Co-directors of Vigilant Love, Sahar Pirzada and traci ishigo are equally close. As four of the founding members of Vigilant Love, they are also grounded in service of each other's healing.
Abolition, Healing Justice & Community
"I want to see abolition, healing justice, and a community," ishigo shares, "that cares for each other deeply in the face of systemic, cyclical violence. We need each other to achieve all three aspects of this vision, and I'm always learning how our relationships are the lessons and glue to keep us going."
"When I think about the work of Vigilant Love," Pirzada says, "there is truly no other organization addressing Islamophobia in the way that we do. We are explicit and unapologetic about our values and those values are what bring the people of Vigilant Love together. The solidarity and community built in this organization are rooted in some radical shared values of abolition, healing justice, liberation theology, art activism and so much more. It makes sense that we continue to grow and our work continues to resonate with people. Because we are ultimately feeling a void for a space that has needed to exist for a long time in the field of anti-Islamophobia organizing and I'm so grateful to be a part of it."
kato-kiriyama explains more: "As an Agnostic student of Buddhism and an artist/organizer grounded by intergenerational solidarity work, I personally find the annual Vigilant Love Bridging Communities to be enlightening, spiritually-inclusive, and JOYFUL! It's a beautiful gathering that allows community members a chance to celebrate and experience a bit of the important ritual of breaking fast during Ramadan, as well as the multi-layered solidarity work of the organization."
At this year's Iftar, Fatimah Asghar offered the opening Dua. A Dua is an opening prayer of invocation and supplication that is considered a sacred act of worship asking God for help. Asghar is an award-winning poet, an Emmy-nominated screenwriter and co-editor of "Halal if You Hear Me," an anthology of writings by Muslims who are women, queer, genderqueer, nonbinary or trans.
Asghar's powerful prayer-poem set the tone for an incredible evening. Advocating "deep listening to each other" and "how interconnected our struggles are," she celebrated struggles for liberation and how opening wounds can lead to collective healing. She left no stone unturned and helped the event begin in an inspiring spirit.
There was an incredible mix of poetry, music and very specific analysis of policies and issues that Vigilant Love are grappling with like the Mosque to Prison Pipeline, gendered Islamophobia, anti-Blackness and Services Not Surveillance, the campaign to abolish national security from interfering with mental health facilities.
More poetry was shared by Vigilant Love's Solidarity Arts Fellows, whose prowess in prose were trained by kato-kiriyama over Zoom in the last year. It is a role kato-kiriyama has taken on for an additional two years before this. The Solidarity Arts Fellowship has been a long-running program of Vigilant Love, which trains college-age Muslim American and Japanese American youth in creative organization and radical relationship building. In pre-pandemic years, fellows experienced transformative trips to Manzanar Historic Incarceration Site, a Southern California masjid/mosque, the Japanese American Cultural and Community Center's Aratani Theatre.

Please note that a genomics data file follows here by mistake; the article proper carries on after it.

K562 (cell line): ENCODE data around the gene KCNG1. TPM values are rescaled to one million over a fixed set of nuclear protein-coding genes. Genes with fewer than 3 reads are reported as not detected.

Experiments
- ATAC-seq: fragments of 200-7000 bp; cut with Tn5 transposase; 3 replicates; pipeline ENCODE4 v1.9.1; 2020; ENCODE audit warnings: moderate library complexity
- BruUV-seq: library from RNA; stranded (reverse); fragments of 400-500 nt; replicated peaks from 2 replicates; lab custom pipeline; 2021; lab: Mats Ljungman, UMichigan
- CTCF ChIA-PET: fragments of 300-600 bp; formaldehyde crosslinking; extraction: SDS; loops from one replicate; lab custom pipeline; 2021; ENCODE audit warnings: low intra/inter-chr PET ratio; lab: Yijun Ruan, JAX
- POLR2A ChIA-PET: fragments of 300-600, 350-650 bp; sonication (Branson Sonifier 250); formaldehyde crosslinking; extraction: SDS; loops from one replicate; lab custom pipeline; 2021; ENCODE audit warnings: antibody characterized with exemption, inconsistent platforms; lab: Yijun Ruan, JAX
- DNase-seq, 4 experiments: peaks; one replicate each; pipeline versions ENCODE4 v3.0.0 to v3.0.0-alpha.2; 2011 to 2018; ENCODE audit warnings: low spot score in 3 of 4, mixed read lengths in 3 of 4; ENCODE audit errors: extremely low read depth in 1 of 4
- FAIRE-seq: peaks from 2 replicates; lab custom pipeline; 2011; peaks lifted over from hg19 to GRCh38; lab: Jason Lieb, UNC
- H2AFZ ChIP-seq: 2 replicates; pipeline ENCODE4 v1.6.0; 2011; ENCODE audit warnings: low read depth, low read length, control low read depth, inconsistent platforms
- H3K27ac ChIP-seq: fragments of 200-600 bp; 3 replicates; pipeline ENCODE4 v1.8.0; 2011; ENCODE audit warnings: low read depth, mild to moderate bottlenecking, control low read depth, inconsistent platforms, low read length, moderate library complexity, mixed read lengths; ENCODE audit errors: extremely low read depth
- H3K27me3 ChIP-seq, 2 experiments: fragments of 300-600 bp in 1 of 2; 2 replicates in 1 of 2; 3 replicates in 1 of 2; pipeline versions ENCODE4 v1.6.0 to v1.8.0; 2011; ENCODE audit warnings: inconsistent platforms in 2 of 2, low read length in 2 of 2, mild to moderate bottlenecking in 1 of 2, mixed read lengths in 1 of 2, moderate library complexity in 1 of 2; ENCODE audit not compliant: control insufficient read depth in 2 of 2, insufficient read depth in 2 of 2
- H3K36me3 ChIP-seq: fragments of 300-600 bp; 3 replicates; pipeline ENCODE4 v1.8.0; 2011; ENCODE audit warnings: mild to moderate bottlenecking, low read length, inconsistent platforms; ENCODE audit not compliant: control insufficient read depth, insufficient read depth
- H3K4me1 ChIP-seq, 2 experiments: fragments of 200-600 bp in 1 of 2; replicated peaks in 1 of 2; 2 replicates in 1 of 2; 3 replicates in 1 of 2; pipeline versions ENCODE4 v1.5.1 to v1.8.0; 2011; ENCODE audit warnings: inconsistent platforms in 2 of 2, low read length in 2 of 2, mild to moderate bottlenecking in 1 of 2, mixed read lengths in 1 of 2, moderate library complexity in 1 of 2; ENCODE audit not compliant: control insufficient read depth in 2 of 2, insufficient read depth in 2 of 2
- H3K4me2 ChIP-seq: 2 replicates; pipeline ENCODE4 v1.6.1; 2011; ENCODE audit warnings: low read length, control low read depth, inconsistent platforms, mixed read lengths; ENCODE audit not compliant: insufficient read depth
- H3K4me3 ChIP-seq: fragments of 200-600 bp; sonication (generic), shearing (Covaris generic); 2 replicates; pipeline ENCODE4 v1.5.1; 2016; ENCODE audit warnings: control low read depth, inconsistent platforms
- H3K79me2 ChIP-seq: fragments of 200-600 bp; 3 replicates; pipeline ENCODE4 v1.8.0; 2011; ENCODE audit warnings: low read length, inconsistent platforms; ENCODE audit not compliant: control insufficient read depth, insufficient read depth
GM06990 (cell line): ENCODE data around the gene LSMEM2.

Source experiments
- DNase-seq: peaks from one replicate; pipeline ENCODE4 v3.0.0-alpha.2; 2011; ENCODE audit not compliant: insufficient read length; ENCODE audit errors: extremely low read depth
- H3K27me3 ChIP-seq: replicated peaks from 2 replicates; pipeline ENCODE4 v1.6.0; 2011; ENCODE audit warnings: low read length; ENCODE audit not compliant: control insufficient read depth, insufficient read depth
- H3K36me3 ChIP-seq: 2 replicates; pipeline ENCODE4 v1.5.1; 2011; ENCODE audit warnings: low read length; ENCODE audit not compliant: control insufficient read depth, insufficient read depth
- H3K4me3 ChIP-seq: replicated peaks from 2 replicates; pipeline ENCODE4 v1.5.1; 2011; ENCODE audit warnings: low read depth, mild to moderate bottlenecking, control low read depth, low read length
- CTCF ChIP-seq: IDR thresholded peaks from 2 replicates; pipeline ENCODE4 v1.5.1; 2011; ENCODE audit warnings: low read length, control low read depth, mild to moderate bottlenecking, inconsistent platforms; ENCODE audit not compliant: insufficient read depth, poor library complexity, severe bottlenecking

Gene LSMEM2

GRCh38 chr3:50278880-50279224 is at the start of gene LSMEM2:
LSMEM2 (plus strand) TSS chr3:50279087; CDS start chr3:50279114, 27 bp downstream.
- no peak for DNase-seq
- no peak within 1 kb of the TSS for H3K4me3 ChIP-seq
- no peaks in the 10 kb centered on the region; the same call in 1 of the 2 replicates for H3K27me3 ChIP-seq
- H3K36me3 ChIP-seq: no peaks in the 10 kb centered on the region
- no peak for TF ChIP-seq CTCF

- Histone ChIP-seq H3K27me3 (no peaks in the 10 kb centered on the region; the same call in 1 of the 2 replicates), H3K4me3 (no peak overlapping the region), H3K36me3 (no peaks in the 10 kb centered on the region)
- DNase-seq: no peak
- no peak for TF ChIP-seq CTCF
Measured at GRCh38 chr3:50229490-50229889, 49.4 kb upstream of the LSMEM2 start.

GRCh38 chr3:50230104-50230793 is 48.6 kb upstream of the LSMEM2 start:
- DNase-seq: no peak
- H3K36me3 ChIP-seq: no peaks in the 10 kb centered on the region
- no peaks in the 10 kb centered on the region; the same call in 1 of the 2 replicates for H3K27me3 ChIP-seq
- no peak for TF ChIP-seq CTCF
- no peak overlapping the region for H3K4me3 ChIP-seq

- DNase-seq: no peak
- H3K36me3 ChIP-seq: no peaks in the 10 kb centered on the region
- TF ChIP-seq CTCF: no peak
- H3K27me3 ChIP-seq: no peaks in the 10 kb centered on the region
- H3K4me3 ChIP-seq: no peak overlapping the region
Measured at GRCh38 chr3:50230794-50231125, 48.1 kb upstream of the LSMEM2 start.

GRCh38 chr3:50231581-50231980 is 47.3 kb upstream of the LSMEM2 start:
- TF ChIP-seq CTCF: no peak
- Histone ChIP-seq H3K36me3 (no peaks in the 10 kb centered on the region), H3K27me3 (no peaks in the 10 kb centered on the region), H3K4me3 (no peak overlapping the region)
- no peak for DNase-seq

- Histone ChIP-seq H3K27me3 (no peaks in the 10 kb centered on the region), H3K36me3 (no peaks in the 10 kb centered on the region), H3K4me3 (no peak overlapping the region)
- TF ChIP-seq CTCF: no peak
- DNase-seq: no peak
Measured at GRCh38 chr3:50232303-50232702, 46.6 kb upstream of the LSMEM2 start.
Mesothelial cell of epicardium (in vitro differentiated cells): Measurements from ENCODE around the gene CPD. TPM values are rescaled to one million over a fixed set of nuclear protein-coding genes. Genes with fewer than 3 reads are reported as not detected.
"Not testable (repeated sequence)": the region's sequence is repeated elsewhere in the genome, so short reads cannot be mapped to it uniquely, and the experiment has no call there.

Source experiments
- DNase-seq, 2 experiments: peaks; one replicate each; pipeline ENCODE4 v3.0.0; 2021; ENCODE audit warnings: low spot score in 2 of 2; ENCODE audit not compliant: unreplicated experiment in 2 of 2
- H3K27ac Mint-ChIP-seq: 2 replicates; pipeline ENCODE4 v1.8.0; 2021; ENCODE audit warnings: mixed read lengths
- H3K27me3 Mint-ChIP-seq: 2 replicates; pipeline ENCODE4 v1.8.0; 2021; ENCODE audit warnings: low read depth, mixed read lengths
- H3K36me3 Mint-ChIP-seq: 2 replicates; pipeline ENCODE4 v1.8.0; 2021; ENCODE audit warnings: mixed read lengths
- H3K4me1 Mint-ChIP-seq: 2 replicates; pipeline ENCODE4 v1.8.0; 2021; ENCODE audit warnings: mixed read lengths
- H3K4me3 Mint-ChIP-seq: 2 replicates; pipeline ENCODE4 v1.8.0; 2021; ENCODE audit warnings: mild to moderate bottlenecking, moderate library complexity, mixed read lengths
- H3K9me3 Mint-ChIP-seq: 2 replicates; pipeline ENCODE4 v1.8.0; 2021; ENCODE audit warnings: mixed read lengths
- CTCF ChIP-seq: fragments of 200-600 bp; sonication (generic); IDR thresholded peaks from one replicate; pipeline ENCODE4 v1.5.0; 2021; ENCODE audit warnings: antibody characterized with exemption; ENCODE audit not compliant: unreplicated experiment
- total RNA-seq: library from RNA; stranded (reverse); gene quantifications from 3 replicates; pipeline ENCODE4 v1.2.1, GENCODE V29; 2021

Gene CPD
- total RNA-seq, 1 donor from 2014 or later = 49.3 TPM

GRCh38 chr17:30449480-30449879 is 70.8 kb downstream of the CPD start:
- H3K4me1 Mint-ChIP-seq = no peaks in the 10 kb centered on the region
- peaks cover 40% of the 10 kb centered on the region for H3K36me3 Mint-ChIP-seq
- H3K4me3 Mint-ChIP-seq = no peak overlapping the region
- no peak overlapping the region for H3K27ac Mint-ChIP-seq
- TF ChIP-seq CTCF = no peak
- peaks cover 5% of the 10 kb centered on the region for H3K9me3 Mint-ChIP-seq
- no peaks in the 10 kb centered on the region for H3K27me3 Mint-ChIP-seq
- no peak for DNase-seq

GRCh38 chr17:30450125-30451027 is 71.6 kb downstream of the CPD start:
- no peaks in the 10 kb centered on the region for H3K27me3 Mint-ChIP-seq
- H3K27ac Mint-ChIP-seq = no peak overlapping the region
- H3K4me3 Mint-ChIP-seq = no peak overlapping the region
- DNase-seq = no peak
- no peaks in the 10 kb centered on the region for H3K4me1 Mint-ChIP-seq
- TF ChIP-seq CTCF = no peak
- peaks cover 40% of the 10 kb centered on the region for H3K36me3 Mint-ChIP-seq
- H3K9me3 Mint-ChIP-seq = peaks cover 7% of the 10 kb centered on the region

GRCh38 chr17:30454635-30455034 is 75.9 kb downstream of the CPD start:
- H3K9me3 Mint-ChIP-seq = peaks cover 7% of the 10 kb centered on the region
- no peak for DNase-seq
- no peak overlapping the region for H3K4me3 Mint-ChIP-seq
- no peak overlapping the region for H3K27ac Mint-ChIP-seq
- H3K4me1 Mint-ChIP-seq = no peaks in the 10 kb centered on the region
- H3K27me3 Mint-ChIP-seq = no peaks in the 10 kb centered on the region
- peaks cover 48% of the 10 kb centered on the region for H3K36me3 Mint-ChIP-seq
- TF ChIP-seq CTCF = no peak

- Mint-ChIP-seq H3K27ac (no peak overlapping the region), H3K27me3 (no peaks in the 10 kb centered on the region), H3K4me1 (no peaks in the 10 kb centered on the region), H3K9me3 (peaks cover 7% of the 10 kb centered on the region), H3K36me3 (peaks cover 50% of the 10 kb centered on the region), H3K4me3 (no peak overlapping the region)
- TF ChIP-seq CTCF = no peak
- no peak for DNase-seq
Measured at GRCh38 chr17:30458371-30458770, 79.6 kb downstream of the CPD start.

"When I look back on all the retreats over the past three years with the Solidarity Arts Fellows," kato-kiriyama shares, "I feel overwhelmed by the pictures that appear in my mind — college youth to 80-something camp survivors to all of us in between, in the same room, through such different walks of life. We break bread and excavate memory. We move with differences and connections in myriad spiritual paths. We toil with the deserts of past education on our peoples and self-determine our future narratives. And we get to stand with the brilliant young folks, on the shoulders of two communities who've been building relationships over the past 20 years."
Using Imagination to Align the Heart & Mind
Following a series of poems from the Solidarity Arts Fellows, the debut of the "Khayal-Kokoro Award" occurred with awards going to Nobuko Miyamoto and Assia Boundaoui. The Vigilant Love Instagram page explains the award's name. "Khayal in Arabic means imagination and in Urdu means idea. Kokoro in Japanese is the notion that one's heart, mind and spirit are aligned. The artists honored with this award capture our hearts, minds and spirits with their imaginative art and thoughts."
Kathy Masaoka introduced Nobuko Miyamoto as her "role model and friend." Miyamoto was born in Los Angeles in 1939 and has had a long storied career as a singer, dancer and activist. She acted in the 1961 film "West Side Story," but really found her calling as a singer and activist in the Asian American movement. Miyamoto, Chris Iijima and Charlie Chin started a group called "Yellow Pearl" and they created what's considered the first Asian American folk album in 1973 with their record, "A Grain of Sand: Music for the Struggle by Asians in America." Smithsonian Folkways did a reissue of the record and released a new album of Miyamoto's, "120,000 Stories." Miyamoto's memoir "Not Yo' Butterfly" is being published by the University of California Press in June.
Beginning in 2012, Miyamoto and the Grammy-Award winning band Quetzal have done a collaborative series of cross-cultural performances at the Japanese American Cultural and Community Center called FandangObon celebrating Mexican son jarocho (music with African roots), African music and dance, and also observing Obon, the Japanese day of honoring ancestors. The musician, author and fellow Angeleno native Rubén Guevara was asked by Miyamoto to write a poem for FandangObon. His cycle of haiku authored for the occasion capture the zeitgeist of both FandangObon and the trajectory of Nobuko's lifetime of work. Here are the last two stanzas:
Jammin' a prayer
Transforming ethnic worlds
Birthing a new world